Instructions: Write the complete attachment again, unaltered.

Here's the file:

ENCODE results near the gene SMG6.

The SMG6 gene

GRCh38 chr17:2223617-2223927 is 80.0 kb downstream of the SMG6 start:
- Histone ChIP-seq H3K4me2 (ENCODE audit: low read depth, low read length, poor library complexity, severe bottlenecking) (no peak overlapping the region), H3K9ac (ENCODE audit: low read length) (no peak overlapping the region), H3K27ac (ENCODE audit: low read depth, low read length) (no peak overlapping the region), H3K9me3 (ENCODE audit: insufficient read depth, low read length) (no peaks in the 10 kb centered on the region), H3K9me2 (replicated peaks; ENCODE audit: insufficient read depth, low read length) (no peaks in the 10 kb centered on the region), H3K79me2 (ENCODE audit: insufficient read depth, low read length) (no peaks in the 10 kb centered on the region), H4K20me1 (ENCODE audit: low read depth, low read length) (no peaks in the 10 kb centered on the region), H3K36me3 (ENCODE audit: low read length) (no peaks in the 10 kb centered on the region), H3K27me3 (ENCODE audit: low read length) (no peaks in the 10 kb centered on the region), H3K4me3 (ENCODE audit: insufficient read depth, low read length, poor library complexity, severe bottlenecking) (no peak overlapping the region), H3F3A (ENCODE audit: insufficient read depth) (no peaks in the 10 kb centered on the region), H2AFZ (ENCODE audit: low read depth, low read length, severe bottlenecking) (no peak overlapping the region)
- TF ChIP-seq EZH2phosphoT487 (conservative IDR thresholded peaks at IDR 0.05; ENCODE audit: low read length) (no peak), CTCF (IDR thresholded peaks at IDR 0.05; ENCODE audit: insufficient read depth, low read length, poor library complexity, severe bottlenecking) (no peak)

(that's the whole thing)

ENCODE results near the gene SMG6.

The SMG6 gene

GRCh38 chr17:2223617-2223927 is 80.0 kb downstream of the SMG6 start:
- Histone ChIP-seq H3K4me2 (ENCODE audit: low read depth, low read length, poor library complexity, severe bottlenecking) (no peak overlapping the region), H3K9ac (ENCODE audit: low read length) (no peak overlapping the region), H3K27ac (ENCODE audit: low read depth, low read length) (no peak overlapping the region), H3K9me3 (ENCODE audit: insufficient read depth, low read length) (no peaks in the 10 kb centered on the region), H3K9me2 (replicated peaks; ENCODE audit: insufficient read depth, low read length) (no peaks in the 10 kb centered on the region), H3K79me2 (ENCODE audit: insufficient read depth, low read length) (no peaks in the 10 kb centered on the region), H4K20me1 (ENCODE audit: low read depth, low read length) (no peaks in the 10 kb centered on the region), H3K36me3 (ENCODE audit: low read length) (no peaks in the 10 kb centered on the region), H3K27me3 (ENCODE audit: low read length) (no peaks in the 10 kb centered on the region), H3K4me3 (ENCODE audit: insufficient read depth, low read length, poor library complexity, severe bottlenecking) (no peak overlapping the region), H3F3A (ENCODE audit: insufficient read depth) (no peaks in the 10 kb centered on the region), H2AFZ (ENCODE audit: low read depth, low read length, severe bottlenecking) (no peak overlapping the region)
- TF ChIP-seq EZH2phosphoT487 (conservative IDR thresholded peaks at IDR 0.05; ENCODE audit: low read length) (no peak), CTCF (IDR thresholded peaks at IDR 0.05; ENCODE audit: insufficient read depth, low read length, poor library complexity, severe bottlenecking) (no peak)